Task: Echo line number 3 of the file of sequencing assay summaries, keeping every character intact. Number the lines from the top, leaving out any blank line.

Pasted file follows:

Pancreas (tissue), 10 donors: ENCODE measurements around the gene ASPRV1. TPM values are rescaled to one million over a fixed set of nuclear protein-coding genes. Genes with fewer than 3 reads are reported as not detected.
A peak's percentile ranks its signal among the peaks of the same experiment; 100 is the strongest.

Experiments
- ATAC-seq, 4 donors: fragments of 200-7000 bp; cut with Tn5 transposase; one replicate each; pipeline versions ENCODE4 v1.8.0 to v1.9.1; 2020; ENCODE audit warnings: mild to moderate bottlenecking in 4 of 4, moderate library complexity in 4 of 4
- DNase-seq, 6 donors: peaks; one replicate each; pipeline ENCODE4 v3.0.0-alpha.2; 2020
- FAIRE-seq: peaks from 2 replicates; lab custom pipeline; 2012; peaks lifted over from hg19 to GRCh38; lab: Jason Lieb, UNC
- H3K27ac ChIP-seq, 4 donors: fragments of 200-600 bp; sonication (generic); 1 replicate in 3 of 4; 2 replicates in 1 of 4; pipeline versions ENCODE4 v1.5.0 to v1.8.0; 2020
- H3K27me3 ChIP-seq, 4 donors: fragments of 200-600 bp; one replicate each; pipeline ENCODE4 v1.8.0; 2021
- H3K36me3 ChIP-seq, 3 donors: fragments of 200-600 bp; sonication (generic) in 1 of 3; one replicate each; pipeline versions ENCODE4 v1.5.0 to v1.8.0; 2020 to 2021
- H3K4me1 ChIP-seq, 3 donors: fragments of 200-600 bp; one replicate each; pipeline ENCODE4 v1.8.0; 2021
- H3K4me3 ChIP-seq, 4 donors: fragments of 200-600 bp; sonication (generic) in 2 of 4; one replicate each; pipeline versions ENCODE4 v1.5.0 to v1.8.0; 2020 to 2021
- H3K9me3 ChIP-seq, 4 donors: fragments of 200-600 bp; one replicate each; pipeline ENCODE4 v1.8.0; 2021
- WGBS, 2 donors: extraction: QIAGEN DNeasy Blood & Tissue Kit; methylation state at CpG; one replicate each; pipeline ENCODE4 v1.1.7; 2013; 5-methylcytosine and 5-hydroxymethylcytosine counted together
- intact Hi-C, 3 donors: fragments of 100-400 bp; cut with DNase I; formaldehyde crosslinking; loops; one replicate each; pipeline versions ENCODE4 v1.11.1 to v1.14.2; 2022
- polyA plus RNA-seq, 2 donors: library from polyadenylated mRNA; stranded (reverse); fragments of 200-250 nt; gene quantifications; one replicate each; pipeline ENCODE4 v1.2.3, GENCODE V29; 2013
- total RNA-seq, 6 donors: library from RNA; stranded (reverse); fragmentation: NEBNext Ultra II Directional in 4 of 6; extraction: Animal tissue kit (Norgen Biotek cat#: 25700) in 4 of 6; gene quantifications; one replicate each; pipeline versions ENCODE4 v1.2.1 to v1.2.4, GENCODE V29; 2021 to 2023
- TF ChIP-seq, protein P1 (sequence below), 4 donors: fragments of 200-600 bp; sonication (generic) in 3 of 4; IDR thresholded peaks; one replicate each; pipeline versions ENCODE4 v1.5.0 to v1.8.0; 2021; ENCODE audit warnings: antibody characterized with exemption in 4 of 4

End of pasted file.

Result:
Experiments